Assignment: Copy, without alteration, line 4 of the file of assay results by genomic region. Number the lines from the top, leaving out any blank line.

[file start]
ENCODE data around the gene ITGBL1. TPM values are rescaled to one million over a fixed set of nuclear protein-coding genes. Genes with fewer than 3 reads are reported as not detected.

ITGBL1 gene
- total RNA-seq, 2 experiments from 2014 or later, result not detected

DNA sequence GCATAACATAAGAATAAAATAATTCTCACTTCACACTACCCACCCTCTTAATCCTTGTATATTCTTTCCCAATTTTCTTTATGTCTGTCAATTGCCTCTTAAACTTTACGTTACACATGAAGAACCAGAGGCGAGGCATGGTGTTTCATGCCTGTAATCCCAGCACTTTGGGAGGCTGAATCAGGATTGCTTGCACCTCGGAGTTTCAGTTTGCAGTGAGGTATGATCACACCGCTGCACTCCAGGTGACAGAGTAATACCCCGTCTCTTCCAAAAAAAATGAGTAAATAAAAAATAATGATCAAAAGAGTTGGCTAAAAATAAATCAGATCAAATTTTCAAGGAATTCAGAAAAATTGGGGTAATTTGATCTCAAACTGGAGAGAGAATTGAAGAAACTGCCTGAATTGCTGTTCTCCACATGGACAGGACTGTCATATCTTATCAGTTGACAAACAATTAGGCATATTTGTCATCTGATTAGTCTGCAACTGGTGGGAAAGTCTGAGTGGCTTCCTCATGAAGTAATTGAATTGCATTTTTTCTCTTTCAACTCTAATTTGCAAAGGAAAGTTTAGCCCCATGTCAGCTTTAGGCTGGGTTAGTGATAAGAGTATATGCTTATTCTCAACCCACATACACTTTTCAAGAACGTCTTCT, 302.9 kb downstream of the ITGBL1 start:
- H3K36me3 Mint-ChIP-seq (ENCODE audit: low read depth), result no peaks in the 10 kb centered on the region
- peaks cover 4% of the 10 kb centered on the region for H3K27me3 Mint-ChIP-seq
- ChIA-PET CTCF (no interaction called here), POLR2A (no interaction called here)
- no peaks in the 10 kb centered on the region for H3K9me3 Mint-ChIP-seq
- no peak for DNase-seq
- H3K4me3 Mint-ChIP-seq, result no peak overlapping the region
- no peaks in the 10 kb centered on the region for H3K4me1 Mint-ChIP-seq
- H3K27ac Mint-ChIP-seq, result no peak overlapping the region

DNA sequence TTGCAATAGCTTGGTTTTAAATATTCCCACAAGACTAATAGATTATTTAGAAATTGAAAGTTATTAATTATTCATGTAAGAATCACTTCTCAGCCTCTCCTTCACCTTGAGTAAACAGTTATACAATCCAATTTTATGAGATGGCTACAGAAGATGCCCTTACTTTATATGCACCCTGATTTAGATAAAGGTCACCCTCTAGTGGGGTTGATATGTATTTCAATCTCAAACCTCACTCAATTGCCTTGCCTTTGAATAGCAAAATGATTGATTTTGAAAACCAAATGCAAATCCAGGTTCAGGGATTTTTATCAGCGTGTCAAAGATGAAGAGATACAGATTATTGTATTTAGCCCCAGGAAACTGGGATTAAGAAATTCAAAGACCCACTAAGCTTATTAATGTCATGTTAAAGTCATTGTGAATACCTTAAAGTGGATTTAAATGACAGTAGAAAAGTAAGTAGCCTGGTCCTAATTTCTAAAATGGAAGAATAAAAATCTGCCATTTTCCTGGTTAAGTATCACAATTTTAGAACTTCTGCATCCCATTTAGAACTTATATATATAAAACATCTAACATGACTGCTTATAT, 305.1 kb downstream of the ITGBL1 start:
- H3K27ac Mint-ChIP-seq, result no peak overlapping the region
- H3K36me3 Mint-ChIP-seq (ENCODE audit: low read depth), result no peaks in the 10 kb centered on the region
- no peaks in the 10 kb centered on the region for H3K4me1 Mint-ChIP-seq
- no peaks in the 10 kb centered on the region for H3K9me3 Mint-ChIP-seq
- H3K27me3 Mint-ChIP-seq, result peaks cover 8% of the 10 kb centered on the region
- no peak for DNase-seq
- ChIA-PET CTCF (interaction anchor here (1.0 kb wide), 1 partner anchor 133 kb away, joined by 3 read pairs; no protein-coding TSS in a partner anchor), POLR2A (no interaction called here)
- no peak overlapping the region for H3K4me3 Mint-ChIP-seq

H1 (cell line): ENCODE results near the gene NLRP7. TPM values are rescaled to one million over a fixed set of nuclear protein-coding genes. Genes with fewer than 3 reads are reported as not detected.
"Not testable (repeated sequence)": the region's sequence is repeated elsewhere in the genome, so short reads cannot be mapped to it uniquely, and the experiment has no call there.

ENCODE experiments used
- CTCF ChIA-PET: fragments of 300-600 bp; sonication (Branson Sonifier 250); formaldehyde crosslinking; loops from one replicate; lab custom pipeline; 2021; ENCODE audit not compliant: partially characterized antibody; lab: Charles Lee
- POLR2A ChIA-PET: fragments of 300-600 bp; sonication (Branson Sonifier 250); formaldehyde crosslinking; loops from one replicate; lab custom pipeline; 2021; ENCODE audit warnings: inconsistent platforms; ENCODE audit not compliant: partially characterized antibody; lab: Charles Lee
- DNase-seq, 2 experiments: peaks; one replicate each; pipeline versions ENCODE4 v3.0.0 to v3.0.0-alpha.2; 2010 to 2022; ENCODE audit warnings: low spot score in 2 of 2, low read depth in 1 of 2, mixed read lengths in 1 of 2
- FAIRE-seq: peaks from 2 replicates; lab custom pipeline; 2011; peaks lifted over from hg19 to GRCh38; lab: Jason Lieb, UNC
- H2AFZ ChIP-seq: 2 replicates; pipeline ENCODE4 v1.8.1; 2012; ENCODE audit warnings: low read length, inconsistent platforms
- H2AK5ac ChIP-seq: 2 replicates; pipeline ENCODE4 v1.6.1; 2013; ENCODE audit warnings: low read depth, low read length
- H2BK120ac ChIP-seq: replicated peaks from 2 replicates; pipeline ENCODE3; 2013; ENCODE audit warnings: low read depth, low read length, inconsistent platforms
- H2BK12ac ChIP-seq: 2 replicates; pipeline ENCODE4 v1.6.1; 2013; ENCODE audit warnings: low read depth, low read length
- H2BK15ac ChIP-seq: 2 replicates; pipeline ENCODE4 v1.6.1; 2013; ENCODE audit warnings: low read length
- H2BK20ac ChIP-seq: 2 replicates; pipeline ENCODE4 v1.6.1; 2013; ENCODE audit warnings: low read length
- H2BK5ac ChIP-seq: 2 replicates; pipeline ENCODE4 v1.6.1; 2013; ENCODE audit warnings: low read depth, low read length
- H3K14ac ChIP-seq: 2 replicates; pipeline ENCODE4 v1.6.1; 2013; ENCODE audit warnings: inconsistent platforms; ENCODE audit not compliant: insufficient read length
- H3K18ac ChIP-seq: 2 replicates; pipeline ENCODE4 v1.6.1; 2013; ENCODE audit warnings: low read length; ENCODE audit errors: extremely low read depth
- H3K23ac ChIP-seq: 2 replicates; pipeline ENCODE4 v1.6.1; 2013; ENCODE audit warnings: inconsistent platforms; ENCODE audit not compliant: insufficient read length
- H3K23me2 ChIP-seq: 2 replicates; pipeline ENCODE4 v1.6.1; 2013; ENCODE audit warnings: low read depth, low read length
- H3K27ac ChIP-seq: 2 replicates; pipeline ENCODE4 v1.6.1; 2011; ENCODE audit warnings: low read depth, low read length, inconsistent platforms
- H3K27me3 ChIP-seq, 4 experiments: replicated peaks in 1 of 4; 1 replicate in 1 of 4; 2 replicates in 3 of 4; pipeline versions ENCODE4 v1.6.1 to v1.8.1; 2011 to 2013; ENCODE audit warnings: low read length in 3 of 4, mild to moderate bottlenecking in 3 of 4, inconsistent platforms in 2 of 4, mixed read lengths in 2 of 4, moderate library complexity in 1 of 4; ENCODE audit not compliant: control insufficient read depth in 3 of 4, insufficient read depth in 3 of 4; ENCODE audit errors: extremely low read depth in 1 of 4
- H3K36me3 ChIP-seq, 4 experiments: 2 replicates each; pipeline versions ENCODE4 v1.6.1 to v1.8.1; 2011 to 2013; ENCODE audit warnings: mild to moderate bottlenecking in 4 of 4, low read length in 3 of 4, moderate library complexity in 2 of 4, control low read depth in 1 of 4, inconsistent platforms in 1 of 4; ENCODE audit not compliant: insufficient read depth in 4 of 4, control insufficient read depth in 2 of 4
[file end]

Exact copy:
DNA sequence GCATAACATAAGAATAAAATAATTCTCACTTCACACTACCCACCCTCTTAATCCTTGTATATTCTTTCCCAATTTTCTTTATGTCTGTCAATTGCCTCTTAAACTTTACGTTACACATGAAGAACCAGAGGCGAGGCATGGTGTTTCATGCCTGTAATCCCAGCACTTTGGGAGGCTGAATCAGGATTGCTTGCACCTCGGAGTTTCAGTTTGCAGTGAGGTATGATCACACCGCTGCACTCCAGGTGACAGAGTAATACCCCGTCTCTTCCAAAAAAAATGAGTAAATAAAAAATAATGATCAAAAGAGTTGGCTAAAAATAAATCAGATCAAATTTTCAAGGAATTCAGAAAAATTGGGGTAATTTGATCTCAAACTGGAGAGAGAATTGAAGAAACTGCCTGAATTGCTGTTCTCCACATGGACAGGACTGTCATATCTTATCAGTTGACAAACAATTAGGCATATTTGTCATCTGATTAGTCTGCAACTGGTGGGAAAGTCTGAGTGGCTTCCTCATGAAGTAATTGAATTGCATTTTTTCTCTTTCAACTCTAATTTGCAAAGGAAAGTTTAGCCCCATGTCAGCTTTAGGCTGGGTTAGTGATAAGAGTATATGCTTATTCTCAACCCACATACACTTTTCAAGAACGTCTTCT, 302.9 kb downstream of the ITGBL1 start: